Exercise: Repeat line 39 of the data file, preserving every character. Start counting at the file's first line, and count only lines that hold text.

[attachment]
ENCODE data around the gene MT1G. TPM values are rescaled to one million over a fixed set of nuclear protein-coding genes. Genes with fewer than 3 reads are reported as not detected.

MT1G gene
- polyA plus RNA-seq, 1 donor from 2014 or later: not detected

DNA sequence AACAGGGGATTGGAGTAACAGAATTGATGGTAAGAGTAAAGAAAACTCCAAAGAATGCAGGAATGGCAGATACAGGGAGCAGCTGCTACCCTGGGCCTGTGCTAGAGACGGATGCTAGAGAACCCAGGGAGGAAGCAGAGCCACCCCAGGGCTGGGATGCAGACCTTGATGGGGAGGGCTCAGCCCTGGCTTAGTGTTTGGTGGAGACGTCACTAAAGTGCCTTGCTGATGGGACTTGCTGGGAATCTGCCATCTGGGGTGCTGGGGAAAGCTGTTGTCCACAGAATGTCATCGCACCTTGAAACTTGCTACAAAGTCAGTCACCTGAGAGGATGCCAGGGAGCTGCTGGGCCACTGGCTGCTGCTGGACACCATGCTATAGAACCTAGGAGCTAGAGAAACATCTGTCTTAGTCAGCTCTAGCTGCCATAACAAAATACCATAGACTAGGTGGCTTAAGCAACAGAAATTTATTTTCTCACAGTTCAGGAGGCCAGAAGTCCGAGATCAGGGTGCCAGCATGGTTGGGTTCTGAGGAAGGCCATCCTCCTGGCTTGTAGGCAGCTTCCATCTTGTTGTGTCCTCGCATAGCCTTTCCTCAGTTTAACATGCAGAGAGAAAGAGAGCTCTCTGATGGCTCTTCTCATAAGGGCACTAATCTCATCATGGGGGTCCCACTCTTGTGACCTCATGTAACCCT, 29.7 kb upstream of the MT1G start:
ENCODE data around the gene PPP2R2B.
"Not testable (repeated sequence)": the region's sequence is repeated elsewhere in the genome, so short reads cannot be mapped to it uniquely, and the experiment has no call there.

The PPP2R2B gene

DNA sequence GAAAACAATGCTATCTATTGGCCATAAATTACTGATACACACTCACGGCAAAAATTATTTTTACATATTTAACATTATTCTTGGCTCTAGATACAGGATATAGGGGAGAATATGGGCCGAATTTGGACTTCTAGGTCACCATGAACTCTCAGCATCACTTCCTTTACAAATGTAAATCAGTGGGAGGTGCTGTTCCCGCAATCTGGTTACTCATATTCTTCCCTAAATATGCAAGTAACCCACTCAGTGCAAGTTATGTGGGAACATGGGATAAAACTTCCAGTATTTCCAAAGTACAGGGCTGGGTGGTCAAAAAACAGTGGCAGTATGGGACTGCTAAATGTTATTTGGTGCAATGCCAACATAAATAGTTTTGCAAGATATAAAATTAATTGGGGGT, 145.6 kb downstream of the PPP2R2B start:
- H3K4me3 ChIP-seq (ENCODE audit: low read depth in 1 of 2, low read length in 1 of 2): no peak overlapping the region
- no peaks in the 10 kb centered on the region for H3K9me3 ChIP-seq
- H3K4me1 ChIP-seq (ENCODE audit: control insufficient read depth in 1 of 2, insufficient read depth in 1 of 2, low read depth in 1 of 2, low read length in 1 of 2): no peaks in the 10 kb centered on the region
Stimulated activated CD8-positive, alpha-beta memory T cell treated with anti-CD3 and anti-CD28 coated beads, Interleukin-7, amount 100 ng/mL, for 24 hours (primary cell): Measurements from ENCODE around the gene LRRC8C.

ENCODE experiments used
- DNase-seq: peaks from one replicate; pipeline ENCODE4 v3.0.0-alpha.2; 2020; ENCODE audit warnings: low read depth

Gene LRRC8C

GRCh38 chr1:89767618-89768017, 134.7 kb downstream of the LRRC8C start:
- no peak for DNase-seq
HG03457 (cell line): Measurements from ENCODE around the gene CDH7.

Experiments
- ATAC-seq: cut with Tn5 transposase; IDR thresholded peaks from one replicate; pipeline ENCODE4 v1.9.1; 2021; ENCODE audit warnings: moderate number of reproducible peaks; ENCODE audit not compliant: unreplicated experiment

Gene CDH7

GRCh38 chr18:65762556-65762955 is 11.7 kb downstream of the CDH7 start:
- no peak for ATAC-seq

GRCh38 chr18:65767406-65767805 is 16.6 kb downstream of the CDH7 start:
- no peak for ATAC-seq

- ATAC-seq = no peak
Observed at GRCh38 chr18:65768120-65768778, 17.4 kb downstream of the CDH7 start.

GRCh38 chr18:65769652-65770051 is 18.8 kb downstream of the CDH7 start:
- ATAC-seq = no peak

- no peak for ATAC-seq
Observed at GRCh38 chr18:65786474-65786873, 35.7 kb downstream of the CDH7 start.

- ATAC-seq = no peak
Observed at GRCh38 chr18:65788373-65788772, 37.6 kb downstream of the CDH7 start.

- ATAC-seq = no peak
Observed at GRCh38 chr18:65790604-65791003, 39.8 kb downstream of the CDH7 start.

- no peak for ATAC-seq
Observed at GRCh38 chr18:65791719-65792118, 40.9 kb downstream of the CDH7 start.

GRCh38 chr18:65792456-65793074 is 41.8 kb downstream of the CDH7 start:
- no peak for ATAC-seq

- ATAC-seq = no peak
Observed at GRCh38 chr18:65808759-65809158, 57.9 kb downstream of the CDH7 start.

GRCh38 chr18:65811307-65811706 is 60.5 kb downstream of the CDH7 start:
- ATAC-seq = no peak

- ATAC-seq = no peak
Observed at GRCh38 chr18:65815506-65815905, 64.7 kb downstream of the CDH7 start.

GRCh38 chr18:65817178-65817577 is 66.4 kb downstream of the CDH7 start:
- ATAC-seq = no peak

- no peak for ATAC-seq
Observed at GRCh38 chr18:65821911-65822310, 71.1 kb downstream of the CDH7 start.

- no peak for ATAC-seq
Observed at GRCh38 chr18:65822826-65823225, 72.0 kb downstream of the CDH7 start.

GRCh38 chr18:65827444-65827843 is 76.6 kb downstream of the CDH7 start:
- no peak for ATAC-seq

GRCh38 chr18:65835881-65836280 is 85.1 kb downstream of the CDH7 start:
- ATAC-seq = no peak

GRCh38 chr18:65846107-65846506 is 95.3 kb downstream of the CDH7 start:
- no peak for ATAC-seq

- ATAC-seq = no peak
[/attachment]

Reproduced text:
- no peak for ATAC-seq